Media should pay more attention to happiness, less to dirty laundry
Graduation week in Wellington is an optimistic time. Hundreds of bright young things can be seen walking the streets with an air of achievement and satisfaction that signifies they have gained some level of tertiary success.
I guess graduation week is an indication that the so called "knowledge economy" is at least partly working and we are producing a fair swag of tertiary qualified Kiwis who have the smarts to get ahead and contribute to this country, (or indeed, head off overseas and earn enough to pay back their student loans).
One PhD graduate from Victoria was featured in the pages of this newspaper yesterday. Erica Chadwick researched the pursuit of happiness and found a fair disconnect between Kiwis celebration of and attitude to achievement and that of folk in her native home, America.
She found that while Americans are keen to whoop whoop, high five and generally tell the world about their successes, New Zealanders are more likely to exercise restraint.
It would be good if we paid some attention to Dr Chadwick's findings and learnt to celebrate our successes more.
Certainly things are changing. Twenty years ago the idea of a senior rugby player or an All Black celebrating a try was frowned upon.
Not any more. Fist pumping, back slapping and even the odd impromptu haka is now perfectly acceptable on any sports field when a goal has been scored, a try touched down or a match won.
All that makes sport, for both participant and spectator, more enjoyable; in short, a happier experience which would tend to support Dr Chadwick's proposition that being in the moment, sharing positive news with people and embracing achievement are all important factors in the pursuit of happiness.
But sport aside, I'm not sure New Zealand is very good at those things.
Much as I am loathe to align myself too closely with Prime Minister John Key, I think the media may have a fair bit to do with that.
The fascination with the shock, the horror and the probe seems to leave ever decreasing room for the uplifting, the heart-warming and the positive stories about ourselves and our country.
Certainly the media shouldn't be Pollyanna-like cheerleaders who ignore crime and social ills but sometimes you have to wonder if its pursuit of the petty and negative isn't damaging our national happiness.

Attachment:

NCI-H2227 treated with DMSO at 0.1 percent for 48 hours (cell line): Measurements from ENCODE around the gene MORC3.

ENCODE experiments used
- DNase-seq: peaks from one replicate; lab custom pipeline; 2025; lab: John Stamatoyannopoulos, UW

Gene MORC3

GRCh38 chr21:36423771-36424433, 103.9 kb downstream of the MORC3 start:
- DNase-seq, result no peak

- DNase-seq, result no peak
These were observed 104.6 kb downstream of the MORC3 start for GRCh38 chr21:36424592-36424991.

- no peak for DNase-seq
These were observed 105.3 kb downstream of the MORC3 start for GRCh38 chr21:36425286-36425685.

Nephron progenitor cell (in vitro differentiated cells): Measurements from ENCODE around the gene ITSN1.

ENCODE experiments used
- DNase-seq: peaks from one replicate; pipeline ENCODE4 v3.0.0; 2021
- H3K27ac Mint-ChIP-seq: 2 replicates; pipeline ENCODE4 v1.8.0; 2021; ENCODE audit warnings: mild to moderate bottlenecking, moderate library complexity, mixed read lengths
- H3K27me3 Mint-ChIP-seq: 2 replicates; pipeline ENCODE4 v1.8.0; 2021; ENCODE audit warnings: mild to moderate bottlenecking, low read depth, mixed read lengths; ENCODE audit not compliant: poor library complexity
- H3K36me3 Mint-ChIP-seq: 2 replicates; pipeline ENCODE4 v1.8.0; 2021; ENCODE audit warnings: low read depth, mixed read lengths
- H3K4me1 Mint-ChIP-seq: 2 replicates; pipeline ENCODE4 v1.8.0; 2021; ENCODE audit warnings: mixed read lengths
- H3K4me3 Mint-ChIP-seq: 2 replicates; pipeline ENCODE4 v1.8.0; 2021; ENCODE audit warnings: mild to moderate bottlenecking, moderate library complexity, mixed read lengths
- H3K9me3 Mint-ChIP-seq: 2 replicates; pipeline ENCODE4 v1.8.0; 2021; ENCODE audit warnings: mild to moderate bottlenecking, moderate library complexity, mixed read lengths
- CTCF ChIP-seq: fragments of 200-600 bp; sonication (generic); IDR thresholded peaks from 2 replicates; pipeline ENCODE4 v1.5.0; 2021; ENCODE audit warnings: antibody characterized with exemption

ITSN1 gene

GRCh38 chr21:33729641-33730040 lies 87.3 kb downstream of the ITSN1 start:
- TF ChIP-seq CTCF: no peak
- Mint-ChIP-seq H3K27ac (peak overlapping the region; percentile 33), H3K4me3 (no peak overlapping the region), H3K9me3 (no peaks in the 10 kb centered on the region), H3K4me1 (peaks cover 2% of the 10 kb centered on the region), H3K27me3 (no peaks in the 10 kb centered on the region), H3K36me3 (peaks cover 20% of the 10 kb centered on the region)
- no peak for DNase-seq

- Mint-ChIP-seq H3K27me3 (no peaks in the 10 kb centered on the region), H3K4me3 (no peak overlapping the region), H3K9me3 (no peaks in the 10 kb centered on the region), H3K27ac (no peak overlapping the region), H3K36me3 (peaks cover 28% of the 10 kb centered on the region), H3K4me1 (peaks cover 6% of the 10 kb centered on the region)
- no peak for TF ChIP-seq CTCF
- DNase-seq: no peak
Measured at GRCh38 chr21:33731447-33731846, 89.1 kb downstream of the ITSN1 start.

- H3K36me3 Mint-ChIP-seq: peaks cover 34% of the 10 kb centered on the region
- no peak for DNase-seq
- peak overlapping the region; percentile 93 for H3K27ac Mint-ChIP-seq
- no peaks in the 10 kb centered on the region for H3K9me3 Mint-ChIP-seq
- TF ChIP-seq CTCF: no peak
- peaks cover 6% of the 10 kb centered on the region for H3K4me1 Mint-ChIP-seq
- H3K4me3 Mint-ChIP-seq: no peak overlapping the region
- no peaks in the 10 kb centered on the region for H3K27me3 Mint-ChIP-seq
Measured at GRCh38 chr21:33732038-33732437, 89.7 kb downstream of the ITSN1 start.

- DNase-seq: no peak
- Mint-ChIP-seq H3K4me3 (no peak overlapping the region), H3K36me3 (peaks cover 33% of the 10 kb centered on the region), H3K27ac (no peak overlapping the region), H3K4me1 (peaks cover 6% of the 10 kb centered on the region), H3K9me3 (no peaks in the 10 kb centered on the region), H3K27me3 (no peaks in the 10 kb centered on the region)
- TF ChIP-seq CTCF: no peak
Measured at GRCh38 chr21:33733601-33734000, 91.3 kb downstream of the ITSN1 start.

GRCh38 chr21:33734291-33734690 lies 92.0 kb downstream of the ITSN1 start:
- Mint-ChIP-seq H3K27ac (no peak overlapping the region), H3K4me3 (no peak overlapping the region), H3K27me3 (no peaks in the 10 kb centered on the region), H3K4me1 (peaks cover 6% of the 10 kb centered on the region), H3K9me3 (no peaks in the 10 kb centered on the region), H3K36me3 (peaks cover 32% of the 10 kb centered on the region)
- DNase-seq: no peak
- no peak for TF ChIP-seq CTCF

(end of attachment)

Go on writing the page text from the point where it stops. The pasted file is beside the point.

Take Wednesday's New Zealand Herald which devoted most of its front page to a story about ministerial expenses.
"We're paying for flash hotels and laundry," screamed the headline. Sure enough, an Official Information Act Request from the Herald revealed Defence Minister Jonathan Coleman had spent $190 to get two shirts, two pairs of socks and two pairs of grundies cleaned in London, Brussels and Melbourne.
Trade Minister Tim Grosser paid $10,829 for a week at a hotel in Geneva including a laundry bill of $491.
Now apart from telling me that international hotels can charge like wounded bulls and that ministers (like the rest of us) like wearing clean clothes, this breathless story left me cold.
It might have been interesting to know what Ministers Coleman and Grosser achieved during their (quite properly) taxpayer-funded travels, what positive achievements came out of their meetings and how our national interests had been advanced. But clearly the Herald couldn't afford to send its intrepid reporters to Geneva or Brussels, their suitcases packed with underwear so they wouldn't have to pay for laundry. Instead, it just filed an Official Information Act Request, which taxpayer-funded officials would have spent hours responding to, in the hope it could generate the simplistic and sensationalist headline "Ministers' High Life".
So warmest congratulations to everyone who graduated this week, thanks to Dr Chadwick for her research on happiness, and here's hoping all you bright young things don't take off overseas to live, work and pay taxes in another country which isn't so obsessed with literally discussing politicians' dirty laundry in public
The Dominion Post